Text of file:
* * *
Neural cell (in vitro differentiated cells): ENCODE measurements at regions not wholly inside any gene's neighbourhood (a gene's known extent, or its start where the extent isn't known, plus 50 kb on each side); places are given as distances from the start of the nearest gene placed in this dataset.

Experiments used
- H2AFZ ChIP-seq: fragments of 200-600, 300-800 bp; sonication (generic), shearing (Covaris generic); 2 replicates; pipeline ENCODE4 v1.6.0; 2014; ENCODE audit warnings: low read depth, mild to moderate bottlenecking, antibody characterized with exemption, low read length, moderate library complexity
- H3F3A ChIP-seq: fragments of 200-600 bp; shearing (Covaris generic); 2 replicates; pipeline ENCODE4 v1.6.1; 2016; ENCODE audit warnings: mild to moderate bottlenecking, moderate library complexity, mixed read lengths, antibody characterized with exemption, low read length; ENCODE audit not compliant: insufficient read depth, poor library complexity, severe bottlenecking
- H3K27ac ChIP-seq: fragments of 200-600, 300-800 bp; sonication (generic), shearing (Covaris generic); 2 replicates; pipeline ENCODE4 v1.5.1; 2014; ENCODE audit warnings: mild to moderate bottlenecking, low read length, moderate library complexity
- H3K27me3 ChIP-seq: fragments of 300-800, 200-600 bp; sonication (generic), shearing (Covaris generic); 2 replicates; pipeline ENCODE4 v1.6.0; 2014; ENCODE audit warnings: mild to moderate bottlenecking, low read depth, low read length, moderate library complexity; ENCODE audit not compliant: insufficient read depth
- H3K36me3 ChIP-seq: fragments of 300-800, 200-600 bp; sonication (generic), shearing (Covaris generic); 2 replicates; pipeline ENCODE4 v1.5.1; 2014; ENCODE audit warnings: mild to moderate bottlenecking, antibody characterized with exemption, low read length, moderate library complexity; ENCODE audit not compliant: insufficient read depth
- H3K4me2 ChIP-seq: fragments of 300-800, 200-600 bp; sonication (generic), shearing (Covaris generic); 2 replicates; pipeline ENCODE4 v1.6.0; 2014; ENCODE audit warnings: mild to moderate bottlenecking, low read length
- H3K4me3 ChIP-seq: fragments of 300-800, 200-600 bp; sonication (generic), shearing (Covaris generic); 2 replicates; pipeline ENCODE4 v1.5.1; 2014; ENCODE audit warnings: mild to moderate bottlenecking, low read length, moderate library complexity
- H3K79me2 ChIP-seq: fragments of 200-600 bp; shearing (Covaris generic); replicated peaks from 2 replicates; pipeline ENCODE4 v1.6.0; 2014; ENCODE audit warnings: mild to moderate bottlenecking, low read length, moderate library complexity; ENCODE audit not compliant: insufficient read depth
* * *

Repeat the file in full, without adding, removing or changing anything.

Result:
Neural cell (in vitro differentiated cells): ENCODE measurements at regions not wholly inside any gene's neighbourhood (a gene's known extent, or its start where the extent isn't known, plus 50 kb on each side); places are given as distances from the start of the nearest gene placed in this dataset.

Experiments used
- H2AFZ ChIP-seq: fragments of 200-600, 300-800 bp; sonication (generic), shearing (Covaris generic); 2 replicates; pipeline ENCODE4 v1.6.0; 2014; ENCODE audit warnings: low read depth, mild to moderate bottlenecking, antibody characterized with exemption, low read length, moderate library complexity
- H3F3A ChIP-seq: fragments of 200-600 bp; shearing (Covaris generic); 2 replicates; pipeline ENCODE4 v1.6.1; 2016; ENCODE audit warnings: mild to moderate bottlenecking, moderate library complexity, mixed read lengths, antibody characterized with exemption, low read length; ENCODE audit not compliant: insufficient read depth, poor library complexity, severe bottlenecking
- H3K27ac ChIP-seq: fragments of 200-600, 300-800 bp; sonication (generic), shearing (Covaris generic); 2 replicates; pipeline ENCODE4 v1.5.1; 2014; ENCODE audit warnings: mild to moderate bottlenecking, low read length, moderate library complexity
- H3K27me3 ChIP-seq: fragments of 300-800, 200-600 bp; sonication (generic), shearing (Covaris generic); 2 replicates; pipeline ENCODE4 v1.6.0; 2014; ENCODE audit warnings: mild to moderate bottlenecking, low read depth, low read length, moderate library complexity; ENCODE audit not compliant: insufficient read depth
- H3K36me3 ChIP-seq: fragments of 300-800, 200-600 bp; sonication (generic), shearing (Covaris generic); 2 replicates; pipeline ENCODE4 v1.5.1; 2014; ENCODE audit warnings: mild to moderate bottlenecking, antibody characterized with exemption, low read length, moderate library complexity; ENCODE audit not compliant: insufficient read depth
- H3K4me2 ChIP-seq: fragments of 300-800, 200-600 bp; sonication (generic), shearing (Covaris generic); 2 replicates; pipeline ENCODE4 v1.6.0; 2014; ENCODE audit warnings: mild to moderate bottlenecking, low read length
- H3K4me3 ChIP-seq: fragments of 300-800, 200-600 bp; sonication (generic), shearing (Covaris generic); 2 replicates; pipeline ENCODE4 v1.5.1; 2014; ENCODE audit warnings: mild to moderate bottlenecking, low read length, moderate library complexity
- H3K79me2 ChIP-seq: fragments of 200-600 bp; shearing (Covaris generic); replicated peaks from 2 replicates; pipeline ENCODE4 v1.6.0; 2014; ENCODE audit warnings: mild to moderate bottlenecking, low read length, moderate library complexity; ENCODE audit not compliant: insufficient read depth